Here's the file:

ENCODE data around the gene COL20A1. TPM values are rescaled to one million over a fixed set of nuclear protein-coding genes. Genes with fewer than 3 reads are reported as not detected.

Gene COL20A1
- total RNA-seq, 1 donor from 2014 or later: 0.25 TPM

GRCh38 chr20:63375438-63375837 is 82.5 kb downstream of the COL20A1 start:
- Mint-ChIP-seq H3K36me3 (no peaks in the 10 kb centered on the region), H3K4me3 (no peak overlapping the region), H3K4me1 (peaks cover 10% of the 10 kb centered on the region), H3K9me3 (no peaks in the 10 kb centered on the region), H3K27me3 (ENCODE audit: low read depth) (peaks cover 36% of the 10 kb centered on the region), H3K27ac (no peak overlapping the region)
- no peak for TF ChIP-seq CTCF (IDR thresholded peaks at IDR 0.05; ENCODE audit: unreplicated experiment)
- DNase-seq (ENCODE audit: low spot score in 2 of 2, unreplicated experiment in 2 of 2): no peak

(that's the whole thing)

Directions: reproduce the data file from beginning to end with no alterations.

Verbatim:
ENCODE data around the gene COL20A1. TPM values are rescaled to one million over a fixed set of nuclear protein-coding genes. Genes with fewer than 3 reads are reported as not detected.

Gene COL20A1
- total RNA-seq, 1 donor from 2014 or later: 0.25 TPM

GRCh38 chr20:63375438-63375837 is 82.5 kb downstream of the COL20A1 start:
- Mint-ChIP-seq H3K36me3 (no peaks in the 10 kb centered on the region), H3K4me3 (no peak overlapping the region), H3K4me1 (peaks cover 10% of the 10 kb centered on the region), H3K9me3 (no peaks in the 10 kb centered on the region), H3K27me3 (ENCODE audit: low read depth) (peaks cover 36% of the 10 kb centered on the region), H3K27ac (no peak overlapping the region)
- no peak for TF ChIP-seq CTCF (IDR thresholded peaks at IDR 0.05; ENCODE audit: unreplicated experiment)
- DNase-seq (ENCODE audit: low spot score in 2 of 2, unreplicated experiment in 2 of 2): no peak